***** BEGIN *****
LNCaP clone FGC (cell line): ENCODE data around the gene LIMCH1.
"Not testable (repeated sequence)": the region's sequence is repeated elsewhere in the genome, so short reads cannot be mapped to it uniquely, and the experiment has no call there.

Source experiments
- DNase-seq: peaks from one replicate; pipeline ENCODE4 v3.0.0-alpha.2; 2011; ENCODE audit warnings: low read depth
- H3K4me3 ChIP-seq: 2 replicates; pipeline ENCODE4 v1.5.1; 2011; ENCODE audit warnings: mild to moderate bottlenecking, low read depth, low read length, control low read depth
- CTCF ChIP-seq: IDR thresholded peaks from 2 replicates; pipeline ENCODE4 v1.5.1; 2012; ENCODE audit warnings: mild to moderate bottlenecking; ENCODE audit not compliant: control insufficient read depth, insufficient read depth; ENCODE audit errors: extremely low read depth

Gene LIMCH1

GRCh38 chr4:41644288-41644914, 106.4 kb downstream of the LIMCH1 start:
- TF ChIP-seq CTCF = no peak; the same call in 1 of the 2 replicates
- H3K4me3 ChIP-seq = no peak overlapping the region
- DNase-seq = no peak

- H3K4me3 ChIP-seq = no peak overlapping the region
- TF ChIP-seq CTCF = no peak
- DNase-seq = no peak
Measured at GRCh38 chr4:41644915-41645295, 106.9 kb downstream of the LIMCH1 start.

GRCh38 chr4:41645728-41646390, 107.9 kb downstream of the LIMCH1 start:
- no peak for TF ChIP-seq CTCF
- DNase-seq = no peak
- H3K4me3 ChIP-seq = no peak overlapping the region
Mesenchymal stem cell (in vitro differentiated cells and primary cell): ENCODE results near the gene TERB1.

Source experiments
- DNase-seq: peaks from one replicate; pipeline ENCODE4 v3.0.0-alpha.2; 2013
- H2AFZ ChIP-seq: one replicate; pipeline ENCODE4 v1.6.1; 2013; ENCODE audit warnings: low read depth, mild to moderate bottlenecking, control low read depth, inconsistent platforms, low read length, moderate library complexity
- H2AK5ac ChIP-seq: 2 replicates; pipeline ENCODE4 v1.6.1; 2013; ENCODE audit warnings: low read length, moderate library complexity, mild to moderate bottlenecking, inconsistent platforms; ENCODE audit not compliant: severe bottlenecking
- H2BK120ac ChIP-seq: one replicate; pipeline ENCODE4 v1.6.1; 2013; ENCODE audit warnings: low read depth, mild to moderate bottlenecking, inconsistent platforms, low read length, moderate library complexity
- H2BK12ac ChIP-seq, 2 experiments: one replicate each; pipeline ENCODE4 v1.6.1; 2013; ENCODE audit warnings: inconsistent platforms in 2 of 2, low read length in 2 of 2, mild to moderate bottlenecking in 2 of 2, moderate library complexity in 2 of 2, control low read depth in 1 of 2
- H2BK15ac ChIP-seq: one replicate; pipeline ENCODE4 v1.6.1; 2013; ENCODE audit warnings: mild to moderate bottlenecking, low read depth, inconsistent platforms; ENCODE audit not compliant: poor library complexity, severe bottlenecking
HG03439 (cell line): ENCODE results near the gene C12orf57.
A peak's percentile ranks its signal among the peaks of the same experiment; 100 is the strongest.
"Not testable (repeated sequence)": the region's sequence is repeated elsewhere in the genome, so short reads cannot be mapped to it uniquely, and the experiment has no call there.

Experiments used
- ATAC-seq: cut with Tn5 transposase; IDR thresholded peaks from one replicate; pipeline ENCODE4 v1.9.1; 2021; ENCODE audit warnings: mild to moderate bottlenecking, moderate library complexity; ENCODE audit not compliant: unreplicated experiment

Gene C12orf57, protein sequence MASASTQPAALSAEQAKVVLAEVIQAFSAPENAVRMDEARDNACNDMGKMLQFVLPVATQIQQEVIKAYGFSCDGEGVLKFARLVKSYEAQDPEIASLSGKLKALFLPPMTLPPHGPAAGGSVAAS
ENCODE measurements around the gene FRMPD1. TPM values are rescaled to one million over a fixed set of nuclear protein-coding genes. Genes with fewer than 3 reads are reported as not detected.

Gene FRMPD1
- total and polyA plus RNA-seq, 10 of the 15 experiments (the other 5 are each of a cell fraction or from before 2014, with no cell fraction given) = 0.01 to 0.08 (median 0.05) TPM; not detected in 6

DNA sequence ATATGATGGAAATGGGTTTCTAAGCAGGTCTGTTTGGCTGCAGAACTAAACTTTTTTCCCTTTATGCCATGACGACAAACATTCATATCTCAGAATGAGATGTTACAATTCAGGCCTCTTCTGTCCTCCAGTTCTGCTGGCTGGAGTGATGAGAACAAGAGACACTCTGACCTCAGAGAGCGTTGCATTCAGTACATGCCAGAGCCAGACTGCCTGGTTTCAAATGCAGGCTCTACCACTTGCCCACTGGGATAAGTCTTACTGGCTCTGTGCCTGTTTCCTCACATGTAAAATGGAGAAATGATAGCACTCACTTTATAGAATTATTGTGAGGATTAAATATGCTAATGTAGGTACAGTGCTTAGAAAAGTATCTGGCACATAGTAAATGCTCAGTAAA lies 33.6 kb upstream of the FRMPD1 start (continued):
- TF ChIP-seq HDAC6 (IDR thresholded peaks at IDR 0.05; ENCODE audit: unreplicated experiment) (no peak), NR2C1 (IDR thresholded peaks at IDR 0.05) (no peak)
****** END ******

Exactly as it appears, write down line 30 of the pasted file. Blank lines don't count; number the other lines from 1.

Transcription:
"Not testable (repeated sequence)": the region's sequence is repeated elsewhere in the genome, so short reads cannot be mapped to it uniquely, and the experiment has no call there.